Being the only daughter, and having a powerful mother, inevitably, I run into her overbearing nature. I also experience nearly all the responsibility for her care and find myself available, albeit not always willingly, to fulfill her demands. I do more than I need to, frequently neglecting my own interests and responsibilities.
         Eleven years ago, I witnessed my children's father, my friend and husband, as he left his body after his two-year struggle with cancer. I had thrown myself completely into his care. Dual blenders and tube feedings. I was there when he died and I remember that the room took on an energy, almost like electricity. Something indescribable, but definitely palpable. Not eerie, but mysterious.
         This year began with the medical care for my mother.  I find myself asking how do I prepare for her departure and how do I take care of myself so that I remain standing after she's gone. Among my thoughts is wondering if it is worth talking to someone about your grievances before they die. Since I've tried before, I may be setting myself up for disappointment twice. Based on my years of grieving for my own father, my children's father, and beloved friends, I might remember that there are likely to be things I wish I could have said. That's could. Not should.
         I consider this woman who drove me to ballet classes and insisted I learn to ride a horse. The woman who taught me song lyrics and read all the Nancy Drew mysteries to me in my childhood. My biggest grievances? She gives away my stuff, intrudes where she doesn't belong, takes over every situation if she can, lies to get what she wants, and loves being the center of attention. She is a formidable woman. And from her I learned to be competent; not because she was competent, but because she forced me to be. I did, however, learn confidence from watching her. She doesn't let anything stop her.
        Two things can simultaneously be true: My 90 year-old mother can drive me crazy AND I can admire her in spite of all her transgressions.
        If I take the stress of caregiving, and the inevitability of her passing, and add the mother-daughter relationship challenge, it becomes quite a rocky road. I haven't been employed in a year; finances are tight, and that adds stress to the mix. I have done all that I think can be done: doctors secured, papers in order, I've built a coalition and now have allies to assist me. We have a plan. The rest is up to God.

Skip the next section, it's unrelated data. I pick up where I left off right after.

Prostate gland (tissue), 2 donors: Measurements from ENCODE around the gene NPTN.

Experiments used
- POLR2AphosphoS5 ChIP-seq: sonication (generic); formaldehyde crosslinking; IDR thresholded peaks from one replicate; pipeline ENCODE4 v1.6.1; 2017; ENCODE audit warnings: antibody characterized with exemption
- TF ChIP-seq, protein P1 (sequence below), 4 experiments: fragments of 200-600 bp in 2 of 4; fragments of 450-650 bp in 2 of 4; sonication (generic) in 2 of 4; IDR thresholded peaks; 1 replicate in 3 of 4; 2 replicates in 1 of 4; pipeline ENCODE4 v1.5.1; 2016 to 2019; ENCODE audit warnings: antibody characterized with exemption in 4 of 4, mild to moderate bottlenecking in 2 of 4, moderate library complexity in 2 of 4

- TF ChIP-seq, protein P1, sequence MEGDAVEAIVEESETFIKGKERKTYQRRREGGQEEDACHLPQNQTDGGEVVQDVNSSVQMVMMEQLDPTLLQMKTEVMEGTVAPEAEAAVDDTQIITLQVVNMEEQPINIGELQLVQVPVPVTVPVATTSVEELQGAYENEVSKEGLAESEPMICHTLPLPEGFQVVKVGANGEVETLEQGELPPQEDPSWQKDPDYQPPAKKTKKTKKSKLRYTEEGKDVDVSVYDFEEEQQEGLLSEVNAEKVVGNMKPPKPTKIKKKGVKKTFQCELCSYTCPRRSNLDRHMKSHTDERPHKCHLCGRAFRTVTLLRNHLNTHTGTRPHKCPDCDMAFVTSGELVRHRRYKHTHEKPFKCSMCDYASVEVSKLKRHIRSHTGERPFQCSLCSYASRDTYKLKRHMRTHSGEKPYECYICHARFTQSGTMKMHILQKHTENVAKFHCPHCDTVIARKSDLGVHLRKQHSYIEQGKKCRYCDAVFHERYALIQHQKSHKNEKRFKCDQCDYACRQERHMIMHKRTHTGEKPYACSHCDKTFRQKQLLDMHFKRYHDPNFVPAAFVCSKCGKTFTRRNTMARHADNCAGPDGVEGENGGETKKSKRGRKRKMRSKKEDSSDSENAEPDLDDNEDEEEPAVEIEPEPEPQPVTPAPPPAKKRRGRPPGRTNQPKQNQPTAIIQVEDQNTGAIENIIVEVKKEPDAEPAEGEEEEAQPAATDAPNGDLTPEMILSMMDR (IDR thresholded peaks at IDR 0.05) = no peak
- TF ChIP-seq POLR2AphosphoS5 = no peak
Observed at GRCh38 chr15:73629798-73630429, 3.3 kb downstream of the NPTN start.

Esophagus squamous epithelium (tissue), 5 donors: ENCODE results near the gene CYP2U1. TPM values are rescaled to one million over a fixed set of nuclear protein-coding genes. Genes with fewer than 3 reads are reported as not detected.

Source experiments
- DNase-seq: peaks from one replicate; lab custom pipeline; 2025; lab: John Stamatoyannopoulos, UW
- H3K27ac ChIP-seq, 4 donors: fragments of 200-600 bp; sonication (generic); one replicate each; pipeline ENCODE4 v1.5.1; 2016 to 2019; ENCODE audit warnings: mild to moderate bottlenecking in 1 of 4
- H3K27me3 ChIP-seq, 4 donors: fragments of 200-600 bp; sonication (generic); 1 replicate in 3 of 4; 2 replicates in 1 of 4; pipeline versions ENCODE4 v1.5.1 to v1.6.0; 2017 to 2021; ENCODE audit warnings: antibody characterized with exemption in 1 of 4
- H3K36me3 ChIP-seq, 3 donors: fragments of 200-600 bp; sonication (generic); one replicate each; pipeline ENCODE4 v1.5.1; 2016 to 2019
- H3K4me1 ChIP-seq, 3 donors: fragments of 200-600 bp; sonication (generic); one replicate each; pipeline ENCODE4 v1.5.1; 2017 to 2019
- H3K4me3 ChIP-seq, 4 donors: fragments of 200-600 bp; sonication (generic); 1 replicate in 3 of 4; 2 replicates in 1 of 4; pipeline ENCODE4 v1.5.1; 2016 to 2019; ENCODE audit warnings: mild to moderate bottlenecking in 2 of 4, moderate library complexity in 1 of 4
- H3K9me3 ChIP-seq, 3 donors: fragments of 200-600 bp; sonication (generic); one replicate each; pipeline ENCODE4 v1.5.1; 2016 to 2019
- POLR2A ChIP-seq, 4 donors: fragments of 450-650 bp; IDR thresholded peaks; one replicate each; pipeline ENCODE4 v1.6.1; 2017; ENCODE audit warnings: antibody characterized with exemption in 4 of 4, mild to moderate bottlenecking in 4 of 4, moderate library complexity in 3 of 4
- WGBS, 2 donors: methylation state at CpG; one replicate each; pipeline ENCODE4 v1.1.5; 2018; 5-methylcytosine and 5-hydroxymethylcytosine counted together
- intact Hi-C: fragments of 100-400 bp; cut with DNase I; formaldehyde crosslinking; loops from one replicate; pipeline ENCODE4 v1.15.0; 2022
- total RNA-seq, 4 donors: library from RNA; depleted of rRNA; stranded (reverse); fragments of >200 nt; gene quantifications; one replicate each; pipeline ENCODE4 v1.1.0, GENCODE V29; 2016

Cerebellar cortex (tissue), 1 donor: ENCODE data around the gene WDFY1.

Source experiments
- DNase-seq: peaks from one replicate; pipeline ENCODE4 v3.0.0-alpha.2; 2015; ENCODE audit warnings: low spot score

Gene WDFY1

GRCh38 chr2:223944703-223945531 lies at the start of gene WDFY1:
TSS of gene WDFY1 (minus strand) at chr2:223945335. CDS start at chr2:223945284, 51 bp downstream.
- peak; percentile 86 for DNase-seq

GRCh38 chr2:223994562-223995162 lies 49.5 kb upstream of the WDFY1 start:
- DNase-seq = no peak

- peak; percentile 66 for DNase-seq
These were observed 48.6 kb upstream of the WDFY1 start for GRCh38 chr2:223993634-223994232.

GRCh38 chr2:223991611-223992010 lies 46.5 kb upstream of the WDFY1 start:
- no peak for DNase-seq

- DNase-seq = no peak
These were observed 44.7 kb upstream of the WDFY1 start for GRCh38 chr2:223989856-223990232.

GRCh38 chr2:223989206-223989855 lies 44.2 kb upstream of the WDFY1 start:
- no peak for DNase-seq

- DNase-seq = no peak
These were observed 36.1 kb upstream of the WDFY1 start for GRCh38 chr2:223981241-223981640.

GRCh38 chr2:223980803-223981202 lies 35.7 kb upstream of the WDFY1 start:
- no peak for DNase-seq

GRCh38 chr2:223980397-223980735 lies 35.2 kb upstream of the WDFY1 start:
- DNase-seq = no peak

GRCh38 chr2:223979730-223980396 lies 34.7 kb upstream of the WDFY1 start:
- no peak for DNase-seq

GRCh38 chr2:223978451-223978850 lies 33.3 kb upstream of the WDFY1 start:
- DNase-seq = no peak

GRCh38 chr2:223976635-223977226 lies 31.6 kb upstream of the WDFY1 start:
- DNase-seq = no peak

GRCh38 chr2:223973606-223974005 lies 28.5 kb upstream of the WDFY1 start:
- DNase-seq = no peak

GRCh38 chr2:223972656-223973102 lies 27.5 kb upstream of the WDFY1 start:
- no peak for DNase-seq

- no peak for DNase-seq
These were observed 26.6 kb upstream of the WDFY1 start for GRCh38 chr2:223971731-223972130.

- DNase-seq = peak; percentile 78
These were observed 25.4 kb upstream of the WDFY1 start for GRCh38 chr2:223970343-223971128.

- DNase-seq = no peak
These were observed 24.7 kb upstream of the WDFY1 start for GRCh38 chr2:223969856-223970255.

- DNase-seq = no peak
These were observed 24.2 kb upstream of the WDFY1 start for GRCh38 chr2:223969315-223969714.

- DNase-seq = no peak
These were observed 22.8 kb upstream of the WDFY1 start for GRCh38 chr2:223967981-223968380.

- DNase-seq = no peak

Most of my life I've been taking care of somebody. I changed bandages on my dad when he was battling cancer. I was attentive to the medical needs of my in-laws for many years. Makes me think I attended nursing school, by direction of the Universe, just so I could help in an informed and skilled way.
        But recently, my caretaking and overdeveloped sense of responsibility reached a fevered pitch. I had been tripping down that very rocky road of frustration, anger, worry, resentment and it had gotten me nowhere . In fact, I was beginning to feel crazy.  I decided to trade my angst for peace. This was a conscious choice and I sensed it was the only choice that would leave me intact, even in the face of death. 
        My course correction started when I made a healthy choice to attend a yoga/meditation retreat for two days. Making the decision was the first step toward feeding my soul in the areas of my life that felt impoverished.
       The second step, which needs to be taken repeatedly, perhaps daily, perhaps hourly, is to stop wishing for things or people to be different. Let's work with what we've got, shall we? Perhaps revise my perspective to consider that people who don't see boundaries and cross them frequently provide me an opportunity to clearly define my boundaries and set up guard posts. I might view this as my training ground, my lesson.
       The questions I've begun to ask are: How much time of my life am I willing to not focus on the things in my life that matter to me? How much energy am I willing to put into thinking about anything other than my own creativity, my own spirituality, my own marriage? Is it possible, I'm just asking, to spend more time helping myself than helping others? Is it possible, I wonder, to let go of the frustration and resentment I carry around with me daily, and move forward with less heaviness and more optimism? Of course it's possible.
       My inner voice asks me to be clear in my values and to make my assertions positive. What is it that I want?
       OK. I want self-respect. I want to put myself first in terms of money, health, sanity, privacy, creativity, and control over my home. I want a healthy marriage that takes priority over the demands of others. I want to protect my happiness and sense of fulfillment. I want to conserve my energy for interests of my own. I want to have the tools to set limits on the inappropriate behaviors of others. I want the inner strength that causes me to pause before I am taken hostage by my emotions or by someone else's demands. 
       In meditation, I work on detachment. Not from love or caring, but from meeting the needs of others. Let them have their struggles. Let my struggles be mine.
       I am taking the time I need to get clear about my relationship with, and how I feel about the inevitable death of, my mother. Now is the time to focus on Spirit, to recognize and honor the mystery that is life. To be at peace with what is.

Wednesday, March 2, 2016

Contact Improv

          My relationship to the world is a contact improvisation. 

          How I use a space is affected by my level of comfort with physical interaction. This is why I frequently misjudge doorways and inadvertently hit my hip bones or shoulders on door frames. And why I often find myself in an opposing trajectory of oncoming pedestrians and inevitably imagine I am engaged in a square dance. "Do Si Do" I'll call out as our shoulders pass each other and we circle back to back.